There are two big adventure games out this year: Skyward Sword and Skyrim in particular. They came out around the same time, were highly anticipated, have similar critic ratings, etc. Aside from reception however, there is virtually nothing those two have in common other than the genre of adventure.
Let's start with the new Legend of Zelda game, Skyward Sword. Just looking at the picture, we can immediately tell that game bleeds color and probably invented a few for the sake of saturation. The enemies look exotic and mystical, though nothing new to the LoZ series. The interesting thing is that Skyward Sword looks good despite it's low resolution. While not as evident in this picture, it's very obvious in game. It makes up for the Wii's lacking graphical capabilities by creating a diverse and aesthetically appealing world.
When it comes to combat, some things are very “swing wildly, hope it dies” in nature, but harder enemies are more technical in nature. The Moblins here have the ability to block your sword if you attack from the side they hold their guard on. If you want to hit one, you need to switch directions really quick, or wait for them to attack and open guard. There are quite a few bosses, and all of them are fun. From fencing with the demon lord himself to skydiving onto a large bosses back, there isn't a boss that feels boring.
Then finally, we have the story. The other LoZ games have been honestly lacking in story since Majora's Mask. There was enough motivation for you to get to the next dungeon and beat the game. Skyward Sword does it's best to change that. The main characters are really interesting, Ghirahim (the new antagonist) is rather sinister and interesting, and the main story shows real advancement as you progress through the game (as opposed to the old policy of before the last boss and after.)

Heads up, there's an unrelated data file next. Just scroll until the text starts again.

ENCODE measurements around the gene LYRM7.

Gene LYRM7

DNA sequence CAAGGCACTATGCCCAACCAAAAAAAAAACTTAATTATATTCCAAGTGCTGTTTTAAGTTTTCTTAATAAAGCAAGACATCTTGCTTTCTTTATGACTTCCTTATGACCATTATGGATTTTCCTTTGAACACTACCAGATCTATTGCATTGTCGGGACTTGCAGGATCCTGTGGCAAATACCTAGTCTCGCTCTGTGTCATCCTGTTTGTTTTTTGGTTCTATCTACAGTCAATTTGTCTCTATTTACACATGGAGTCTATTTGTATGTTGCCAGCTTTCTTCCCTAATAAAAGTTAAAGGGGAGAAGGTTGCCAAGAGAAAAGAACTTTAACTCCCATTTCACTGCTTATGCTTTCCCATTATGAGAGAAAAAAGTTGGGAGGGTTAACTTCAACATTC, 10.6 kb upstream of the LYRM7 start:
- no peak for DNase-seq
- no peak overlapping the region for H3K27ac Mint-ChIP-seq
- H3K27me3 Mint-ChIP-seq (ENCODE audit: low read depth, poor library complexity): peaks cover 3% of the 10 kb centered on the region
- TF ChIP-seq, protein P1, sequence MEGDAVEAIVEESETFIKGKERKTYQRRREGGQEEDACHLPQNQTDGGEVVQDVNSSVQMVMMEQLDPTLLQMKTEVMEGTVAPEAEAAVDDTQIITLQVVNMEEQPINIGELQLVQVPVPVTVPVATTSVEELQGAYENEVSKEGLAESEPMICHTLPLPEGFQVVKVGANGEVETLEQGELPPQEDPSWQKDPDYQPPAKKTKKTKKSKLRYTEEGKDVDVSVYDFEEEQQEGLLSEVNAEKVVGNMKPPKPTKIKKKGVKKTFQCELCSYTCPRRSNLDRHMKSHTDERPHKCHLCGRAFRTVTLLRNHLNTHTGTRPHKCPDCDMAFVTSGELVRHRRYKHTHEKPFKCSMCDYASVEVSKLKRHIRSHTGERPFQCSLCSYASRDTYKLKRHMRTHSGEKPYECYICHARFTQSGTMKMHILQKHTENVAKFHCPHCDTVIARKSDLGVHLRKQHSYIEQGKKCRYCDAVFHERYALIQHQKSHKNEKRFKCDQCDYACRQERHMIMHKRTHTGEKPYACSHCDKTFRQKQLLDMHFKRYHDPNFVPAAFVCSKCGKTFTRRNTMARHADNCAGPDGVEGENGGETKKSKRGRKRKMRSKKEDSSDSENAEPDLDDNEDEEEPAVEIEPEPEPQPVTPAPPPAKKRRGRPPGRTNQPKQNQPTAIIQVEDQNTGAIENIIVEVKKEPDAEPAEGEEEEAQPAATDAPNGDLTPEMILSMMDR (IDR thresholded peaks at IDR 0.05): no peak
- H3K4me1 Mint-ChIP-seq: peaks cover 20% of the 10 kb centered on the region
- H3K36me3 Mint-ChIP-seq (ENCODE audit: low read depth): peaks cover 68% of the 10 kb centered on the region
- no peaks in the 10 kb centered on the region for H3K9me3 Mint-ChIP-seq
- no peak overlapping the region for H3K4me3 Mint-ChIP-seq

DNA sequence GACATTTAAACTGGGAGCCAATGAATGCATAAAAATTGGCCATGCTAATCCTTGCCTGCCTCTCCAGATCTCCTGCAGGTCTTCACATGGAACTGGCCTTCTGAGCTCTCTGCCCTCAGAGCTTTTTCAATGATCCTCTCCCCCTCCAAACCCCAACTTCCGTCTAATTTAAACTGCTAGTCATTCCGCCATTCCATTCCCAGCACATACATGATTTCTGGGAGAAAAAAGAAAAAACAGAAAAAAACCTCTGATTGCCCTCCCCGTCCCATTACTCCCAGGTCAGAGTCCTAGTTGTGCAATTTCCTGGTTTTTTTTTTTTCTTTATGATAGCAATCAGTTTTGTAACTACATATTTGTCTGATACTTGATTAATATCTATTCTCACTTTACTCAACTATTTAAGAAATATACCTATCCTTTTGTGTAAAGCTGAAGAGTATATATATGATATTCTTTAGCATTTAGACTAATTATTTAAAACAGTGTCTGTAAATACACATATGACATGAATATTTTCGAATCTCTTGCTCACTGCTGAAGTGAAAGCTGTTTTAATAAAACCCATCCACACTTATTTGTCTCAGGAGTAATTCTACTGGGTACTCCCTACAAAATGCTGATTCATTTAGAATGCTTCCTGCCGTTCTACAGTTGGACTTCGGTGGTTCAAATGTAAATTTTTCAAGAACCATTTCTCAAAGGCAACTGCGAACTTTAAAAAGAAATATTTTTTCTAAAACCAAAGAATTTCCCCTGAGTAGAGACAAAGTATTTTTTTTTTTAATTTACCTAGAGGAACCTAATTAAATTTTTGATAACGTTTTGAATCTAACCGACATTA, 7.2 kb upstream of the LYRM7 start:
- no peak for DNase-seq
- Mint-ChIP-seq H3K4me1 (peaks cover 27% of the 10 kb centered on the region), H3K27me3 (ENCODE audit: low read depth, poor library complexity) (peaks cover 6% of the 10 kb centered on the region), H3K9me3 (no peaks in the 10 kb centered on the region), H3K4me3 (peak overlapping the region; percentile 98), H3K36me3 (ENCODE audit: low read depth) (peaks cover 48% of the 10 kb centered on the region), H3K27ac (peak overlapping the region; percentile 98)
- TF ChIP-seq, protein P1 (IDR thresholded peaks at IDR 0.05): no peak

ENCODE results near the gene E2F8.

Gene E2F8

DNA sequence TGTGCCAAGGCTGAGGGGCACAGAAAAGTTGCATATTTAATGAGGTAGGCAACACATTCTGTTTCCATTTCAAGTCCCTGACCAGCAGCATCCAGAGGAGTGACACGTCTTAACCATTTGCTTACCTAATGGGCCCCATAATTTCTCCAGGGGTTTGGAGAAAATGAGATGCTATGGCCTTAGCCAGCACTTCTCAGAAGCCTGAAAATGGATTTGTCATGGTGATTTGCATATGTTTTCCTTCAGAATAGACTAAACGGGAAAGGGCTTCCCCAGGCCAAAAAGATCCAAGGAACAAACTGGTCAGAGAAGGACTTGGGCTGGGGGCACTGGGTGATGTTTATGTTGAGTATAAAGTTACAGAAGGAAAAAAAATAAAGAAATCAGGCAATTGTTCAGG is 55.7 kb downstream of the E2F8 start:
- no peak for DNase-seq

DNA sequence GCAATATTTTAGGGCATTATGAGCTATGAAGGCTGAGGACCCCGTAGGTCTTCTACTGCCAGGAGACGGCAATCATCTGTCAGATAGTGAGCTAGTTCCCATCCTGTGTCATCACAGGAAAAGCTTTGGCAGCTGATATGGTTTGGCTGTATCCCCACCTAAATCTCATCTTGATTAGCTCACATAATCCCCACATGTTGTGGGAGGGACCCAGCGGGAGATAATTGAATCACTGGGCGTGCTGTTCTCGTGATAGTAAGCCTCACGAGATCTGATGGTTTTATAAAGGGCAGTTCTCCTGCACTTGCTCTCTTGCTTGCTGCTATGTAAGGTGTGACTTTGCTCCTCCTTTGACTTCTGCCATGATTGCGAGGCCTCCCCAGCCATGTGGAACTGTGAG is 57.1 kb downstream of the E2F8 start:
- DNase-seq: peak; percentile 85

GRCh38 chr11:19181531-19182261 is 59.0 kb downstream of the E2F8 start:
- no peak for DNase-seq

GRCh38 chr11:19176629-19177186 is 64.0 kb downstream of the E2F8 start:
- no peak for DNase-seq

Now we can move on to Skyrim. By now, most all of you know about Skyrim. That being said, I'll focus on it's features relative to LoZ. The first thing you'll notice is how realistic it looks. The shaft of the arrow has texture, hand has veins on it, grass is not nearly as green, the wolf is... well, a wolf. The reason this game looks good is because it's so detailed and flushed out. The weather and atmosphere changes with location, everything just works. Rather than looking good at surface value to enjoy as a whole, it looks good down to the details.
Combat is rather varied due to class differences. You can choose to be a crafty thief who strikes unsuspecting targets, a heavily armored knight, a magic wielding mage, or some combination of skills that you choose. Combat can be difficult, but it's more about management then what you are doing. The ability to manage spells, heal yourself, keep an eye on other enemies. If you keep attacking, enemies generally die and you just accept the damage as you receive it. Difficulty is similar in magnitude, but completely different in cause.
Then we come back to the story. Most people can't really tell you what happens when you beat the main story, because nobody bothers with the main story until the end. It's more fun to do your own thing, and there are so many things to do. Become a paid assassin, an imperial knight, a student at the mage's college. You could say that there is a main quest, but that's not really true. The game is a large span of possibilities and options, with no real motivated direction. The characters are relatively dull, serve little purpose beyond giving you quests.
So which would I recommend? Both, but none either the other. Legend of Zelda is like a book with the plot already written in, while you flush out the details. Skyrim is a story with the details written out, while you add in the plot. They are vastly different, but both are vastly fun.
So to turn this into a conversation topic, which do you prefer in an adventure game? Realism, or fantasy? Skill based or progress based? Linear or non-linear?